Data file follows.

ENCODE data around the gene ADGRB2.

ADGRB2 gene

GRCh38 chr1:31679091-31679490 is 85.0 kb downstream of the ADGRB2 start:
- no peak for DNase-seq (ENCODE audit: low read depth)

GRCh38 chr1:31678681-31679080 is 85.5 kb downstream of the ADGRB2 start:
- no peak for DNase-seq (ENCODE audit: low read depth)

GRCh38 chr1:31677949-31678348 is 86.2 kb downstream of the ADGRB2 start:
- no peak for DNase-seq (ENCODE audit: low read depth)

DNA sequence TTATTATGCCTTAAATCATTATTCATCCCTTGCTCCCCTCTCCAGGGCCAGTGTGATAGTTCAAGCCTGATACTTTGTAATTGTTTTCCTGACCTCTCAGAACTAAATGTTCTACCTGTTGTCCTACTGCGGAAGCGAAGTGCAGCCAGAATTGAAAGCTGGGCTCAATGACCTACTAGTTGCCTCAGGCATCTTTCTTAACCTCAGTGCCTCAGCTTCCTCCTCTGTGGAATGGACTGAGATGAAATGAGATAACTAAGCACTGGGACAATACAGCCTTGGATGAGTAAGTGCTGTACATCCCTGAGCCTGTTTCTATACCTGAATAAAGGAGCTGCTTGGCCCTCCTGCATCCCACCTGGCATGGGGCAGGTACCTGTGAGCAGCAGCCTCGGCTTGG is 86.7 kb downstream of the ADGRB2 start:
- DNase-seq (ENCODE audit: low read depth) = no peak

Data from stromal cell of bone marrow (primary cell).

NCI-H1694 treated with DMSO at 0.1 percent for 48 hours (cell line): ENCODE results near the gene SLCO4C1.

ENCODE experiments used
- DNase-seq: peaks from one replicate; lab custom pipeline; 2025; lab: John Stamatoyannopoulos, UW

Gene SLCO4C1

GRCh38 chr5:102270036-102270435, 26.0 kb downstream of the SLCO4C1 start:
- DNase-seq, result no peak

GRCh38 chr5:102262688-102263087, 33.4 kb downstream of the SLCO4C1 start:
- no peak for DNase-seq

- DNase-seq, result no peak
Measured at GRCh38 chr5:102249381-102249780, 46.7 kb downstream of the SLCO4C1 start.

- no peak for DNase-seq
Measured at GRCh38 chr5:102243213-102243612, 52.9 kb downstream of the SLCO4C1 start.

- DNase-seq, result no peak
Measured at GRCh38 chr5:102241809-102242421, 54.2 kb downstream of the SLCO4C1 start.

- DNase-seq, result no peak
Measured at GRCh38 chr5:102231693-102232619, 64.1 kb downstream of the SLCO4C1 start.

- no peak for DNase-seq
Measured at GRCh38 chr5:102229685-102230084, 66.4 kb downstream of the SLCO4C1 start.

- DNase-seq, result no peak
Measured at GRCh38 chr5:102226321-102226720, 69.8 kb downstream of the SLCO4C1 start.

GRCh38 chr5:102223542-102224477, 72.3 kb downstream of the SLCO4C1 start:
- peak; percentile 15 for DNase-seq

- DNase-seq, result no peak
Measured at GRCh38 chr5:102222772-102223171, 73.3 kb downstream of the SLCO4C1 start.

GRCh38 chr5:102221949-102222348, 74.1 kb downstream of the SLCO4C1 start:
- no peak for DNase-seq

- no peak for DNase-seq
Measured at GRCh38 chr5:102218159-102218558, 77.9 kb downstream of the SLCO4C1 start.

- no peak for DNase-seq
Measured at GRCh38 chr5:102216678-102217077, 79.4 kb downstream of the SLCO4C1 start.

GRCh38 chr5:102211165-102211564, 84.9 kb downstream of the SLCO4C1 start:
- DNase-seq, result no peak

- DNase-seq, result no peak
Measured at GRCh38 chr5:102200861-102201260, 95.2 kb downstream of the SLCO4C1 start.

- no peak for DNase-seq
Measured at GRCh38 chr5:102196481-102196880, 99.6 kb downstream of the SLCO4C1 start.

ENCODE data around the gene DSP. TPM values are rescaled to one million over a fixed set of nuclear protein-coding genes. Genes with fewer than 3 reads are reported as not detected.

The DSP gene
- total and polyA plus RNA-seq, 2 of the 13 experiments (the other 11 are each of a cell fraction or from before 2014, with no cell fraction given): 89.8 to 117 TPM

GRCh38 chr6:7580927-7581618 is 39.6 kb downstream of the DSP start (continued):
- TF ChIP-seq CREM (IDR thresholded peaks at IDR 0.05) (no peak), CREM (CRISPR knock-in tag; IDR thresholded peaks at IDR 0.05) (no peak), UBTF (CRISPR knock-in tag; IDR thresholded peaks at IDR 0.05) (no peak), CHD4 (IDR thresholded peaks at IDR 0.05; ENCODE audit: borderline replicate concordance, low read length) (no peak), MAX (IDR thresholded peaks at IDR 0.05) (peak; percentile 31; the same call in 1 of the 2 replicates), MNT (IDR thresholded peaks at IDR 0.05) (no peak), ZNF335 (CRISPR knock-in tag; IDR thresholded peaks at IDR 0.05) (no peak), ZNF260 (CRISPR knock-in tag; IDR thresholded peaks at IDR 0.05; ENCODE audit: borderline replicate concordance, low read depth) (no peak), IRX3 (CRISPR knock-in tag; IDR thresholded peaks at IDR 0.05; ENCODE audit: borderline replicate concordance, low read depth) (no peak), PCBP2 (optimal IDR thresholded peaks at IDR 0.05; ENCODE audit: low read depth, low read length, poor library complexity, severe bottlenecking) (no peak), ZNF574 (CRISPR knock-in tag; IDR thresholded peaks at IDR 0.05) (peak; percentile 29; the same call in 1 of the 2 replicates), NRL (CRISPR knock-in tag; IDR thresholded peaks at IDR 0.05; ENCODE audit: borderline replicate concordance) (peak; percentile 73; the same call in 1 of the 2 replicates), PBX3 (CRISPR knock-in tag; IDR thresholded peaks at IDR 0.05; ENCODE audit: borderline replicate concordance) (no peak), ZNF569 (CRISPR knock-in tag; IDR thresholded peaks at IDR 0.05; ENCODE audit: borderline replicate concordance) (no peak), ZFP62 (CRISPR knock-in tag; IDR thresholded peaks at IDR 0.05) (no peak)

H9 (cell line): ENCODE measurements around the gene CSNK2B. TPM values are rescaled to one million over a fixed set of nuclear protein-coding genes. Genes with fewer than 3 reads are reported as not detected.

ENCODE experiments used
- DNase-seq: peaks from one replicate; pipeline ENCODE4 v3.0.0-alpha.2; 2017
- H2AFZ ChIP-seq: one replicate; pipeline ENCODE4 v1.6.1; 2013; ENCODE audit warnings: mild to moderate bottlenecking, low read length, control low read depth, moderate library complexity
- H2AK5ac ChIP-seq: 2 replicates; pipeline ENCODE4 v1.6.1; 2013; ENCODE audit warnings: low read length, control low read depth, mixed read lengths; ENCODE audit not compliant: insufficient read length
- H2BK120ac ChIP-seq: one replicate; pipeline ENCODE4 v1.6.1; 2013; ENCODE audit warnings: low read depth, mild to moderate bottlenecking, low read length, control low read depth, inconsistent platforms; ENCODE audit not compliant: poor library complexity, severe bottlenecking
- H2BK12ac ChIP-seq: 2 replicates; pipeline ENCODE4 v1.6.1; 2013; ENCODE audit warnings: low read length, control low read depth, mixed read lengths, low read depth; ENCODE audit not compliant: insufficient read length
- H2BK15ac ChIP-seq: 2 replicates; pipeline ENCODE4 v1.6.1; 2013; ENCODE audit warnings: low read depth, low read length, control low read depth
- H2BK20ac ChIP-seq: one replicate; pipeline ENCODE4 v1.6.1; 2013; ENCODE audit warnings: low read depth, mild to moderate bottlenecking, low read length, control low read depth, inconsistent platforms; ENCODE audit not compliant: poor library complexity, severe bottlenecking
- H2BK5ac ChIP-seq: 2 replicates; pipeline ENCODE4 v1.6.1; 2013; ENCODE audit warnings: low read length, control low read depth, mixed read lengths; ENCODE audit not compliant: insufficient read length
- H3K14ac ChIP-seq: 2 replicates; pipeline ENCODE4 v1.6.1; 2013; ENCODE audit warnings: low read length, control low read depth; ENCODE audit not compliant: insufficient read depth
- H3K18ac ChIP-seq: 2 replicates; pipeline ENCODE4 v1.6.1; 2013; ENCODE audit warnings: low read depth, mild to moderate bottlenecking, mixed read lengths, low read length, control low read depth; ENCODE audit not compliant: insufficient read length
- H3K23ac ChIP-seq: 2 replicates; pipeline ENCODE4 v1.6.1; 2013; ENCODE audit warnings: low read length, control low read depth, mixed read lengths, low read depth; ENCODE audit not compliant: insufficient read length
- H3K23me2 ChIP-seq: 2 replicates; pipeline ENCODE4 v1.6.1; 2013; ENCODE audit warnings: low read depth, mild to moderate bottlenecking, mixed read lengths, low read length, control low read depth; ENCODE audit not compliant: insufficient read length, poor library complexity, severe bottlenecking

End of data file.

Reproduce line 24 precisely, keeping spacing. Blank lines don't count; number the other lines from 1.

- DNase-seq, result no peak